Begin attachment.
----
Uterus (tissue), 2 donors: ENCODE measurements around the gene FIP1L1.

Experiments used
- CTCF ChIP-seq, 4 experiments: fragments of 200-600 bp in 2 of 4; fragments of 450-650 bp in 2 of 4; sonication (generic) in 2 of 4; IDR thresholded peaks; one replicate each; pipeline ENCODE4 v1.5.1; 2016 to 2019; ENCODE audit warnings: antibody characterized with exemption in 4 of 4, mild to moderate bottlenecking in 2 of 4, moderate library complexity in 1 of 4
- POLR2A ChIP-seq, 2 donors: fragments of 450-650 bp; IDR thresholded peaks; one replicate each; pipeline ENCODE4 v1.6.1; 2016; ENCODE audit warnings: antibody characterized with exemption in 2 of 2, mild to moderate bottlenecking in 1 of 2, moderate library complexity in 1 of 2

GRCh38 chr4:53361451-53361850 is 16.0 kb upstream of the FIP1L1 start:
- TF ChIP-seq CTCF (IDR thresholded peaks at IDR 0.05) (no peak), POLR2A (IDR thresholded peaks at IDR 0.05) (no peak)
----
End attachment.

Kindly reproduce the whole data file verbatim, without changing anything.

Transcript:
Uterus (tissue), 2 donors: ENCODE measurements around the gene FIP1L1.

Experiments used
- CTCF ChIP-seq, 4 experiments: fragments of 200-600 bp in 2 of 4; fragments of 450-650 bp in 2 of 4; sonication (generic) in 2 of 4; IDR thresholded peaks; one replicate each; pipeline ENCODE4 v1.5.1; 2016 to 2019; ENCODE audit warnings: antibody characterized with exemption in 4 of 4, mild to moderate bottlenecking in 2 of 4, moderate library complexity in 1 of 4
- POLR2A ChIP-seq, 2 donors: fragments of 450-650 bp; IDR thresholded peaks; one replicate each; pipeline ENCODE4 v1.6.1; 2016; ENCODE audit warnings: antibody characterized with exemption in 2 of 2, mild to moderate bottlenecking in 1 of 2, moderate library complexity in 1 of 2

GRCh38 chr4:53361451-53361850 is 16.0 kb upstream of the FIP1L1 start:
- TF ChIP-seq CTCF (IDR thresholded peaks at IDR 0.05) (no peak), POLR2A (IDR thresholded peaks at IDR 0.05) (no peak)